East Anglian film premiere brought to life George Butterworth – a man who might have become one of Britain’s foremost composers

The Corn’s Hall’s presentation of Stewart Hajdukiewicz’s biography of composer George Butterworth may not have been quite the world premiere, but it was only the third public outing for the film, and was attended by the director, so there was a palpable feeling of expectation in the packed auditorium.

Hadukiewiez’s film was a mix of archived footage and letters, expert commentary and superb performance, all of which brought to life a man who might have become one of Britain’s foremost composers, but whose life and career was cruelly cut short by the First World War. For while he was closely associated, in style and circumstance, with his friend Vaughan Williams, we have been left with only a fragmentary glimpse of what the composer Butterworth might have grown into.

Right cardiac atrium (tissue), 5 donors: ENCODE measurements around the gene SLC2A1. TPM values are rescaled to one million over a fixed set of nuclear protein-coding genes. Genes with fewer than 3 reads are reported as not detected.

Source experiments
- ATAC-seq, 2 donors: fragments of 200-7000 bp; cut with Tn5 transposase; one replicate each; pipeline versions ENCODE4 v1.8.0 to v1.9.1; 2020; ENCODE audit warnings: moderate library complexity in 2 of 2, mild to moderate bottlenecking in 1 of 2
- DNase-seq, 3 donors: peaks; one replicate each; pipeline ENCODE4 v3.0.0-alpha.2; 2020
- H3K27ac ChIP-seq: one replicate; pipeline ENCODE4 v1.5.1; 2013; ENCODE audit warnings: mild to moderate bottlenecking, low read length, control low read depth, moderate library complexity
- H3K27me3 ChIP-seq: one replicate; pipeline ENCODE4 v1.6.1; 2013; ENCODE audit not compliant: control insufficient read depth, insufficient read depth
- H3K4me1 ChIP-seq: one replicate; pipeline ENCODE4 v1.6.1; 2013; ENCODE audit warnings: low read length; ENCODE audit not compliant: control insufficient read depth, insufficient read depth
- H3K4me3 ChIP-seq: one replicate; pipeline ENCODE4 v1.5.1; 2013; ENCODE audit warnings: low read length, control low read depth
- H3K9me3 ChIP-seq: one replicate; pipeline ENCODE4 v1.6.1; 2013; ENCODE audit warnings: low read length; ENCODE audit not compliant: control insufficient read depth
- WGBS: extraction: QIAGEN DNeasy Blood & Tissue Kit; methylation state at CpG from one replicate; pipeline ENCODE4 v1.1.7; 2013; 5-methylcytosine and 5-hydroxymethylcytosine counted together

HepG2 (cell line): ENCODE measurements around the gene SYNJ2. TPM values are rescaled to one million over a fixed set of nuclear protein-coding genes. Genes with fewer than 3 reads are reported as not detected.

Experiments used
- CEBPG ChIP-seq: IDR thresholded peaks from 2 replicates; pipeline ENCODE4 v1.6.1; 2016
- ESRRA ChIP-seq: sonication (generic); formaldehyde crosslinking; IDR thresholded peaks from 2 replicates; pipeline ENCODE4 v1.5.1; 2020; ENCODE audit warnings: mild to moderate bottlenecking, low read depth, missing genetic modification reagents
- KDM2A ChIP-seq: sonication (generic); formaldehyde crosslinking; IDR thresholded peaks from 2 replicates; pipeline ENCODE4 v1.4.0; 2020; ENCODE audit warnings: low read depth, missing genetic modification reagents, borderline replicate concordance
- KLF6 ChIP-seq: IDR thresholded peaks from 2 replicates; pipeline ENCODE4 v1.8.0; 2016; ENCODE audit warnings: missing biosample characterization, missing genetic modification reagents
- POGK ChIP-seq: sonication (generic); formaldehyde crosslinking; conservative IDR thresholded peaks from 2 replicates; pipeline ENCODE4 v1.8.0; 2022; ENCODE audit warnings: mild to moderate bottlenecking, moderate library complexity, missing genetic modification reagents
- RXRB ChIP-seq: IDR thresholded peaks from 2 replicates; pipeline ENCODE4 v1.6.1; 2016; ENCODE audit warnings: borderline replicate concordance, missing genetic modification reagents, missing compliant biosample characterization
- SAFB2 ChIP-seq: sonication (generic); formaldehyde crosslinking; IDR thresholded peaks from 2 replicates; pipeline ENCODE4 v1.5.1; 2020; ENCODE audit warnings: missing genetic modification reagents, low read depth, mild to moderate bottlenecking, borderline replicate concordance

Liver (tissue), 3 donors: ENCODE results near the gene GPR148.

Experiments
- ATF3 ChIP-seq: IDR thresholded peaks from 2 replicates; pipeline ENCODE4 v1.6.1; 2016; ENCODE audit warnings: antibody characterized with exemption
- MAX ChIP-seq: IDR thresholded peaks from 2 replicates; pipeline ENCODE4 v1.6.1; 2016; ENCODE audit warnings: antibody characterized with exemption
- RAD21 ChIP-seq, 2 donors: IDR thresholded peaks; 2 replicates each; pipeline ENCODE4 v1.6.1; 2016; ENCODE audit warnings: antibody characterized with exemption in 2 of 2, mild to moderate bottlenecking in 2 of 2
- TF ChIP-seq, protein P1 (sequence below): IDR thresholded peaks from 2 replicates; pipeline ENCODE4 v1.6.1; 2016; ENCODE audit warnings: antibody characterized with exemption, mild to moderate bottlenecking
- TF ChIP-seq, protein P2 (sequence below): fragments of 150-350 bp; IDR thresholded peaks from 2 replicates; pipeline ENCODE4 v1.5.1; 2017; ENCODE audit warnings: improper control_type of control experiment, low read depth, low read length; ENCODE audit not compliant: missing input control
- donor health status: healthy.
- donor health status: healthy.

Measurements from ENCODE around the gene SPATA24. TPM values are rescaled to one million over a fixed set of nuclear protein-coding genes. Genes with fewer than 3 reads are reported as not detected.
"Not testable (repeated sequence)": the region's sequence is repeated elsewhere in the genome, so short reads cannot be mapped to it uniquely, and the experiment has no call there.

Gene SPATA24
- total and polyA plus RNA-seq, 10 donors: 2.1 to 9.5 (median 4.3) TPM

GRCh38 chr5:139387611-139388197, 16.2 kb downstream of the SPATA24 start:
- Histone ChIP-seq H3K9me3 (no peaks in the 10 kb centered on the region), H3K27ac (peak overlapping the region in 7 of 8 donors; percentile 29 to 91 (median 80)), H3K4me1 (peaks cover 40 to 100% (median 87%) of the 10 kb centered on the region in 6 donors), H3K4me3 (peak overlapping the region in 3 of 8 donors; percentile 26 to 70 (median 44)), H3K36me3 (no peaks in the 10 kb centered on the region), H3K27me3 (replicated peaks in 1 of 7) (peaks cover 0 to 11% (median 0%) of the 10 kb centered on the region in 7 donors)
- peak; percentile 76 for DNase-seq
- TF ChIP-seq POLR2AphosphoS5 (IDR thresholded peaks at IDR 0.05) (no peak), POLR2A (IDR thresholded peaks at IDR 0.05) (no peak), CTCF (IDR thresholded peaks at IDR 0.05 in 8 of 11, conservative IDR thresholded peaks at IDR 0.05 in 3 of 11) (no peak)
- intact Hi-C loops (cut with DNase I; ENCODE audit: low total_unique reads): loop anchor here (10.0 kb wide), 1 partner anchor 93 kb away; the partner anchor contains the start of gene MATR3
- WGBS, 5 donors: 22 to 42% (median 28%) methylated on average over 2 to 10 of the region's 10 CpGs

So while did get to hear passages from his works The Banks of Green Willow and The Shropshire Lad, the greater part of film focuses on his extraordinary harvesting and curation of traditional folk songs and dance. What emerged is a touching portrait of lost composition, but also of one man amongst many, whose lives unlived cast a long shadow over the century in which their absence was painfully felt.

By David Vass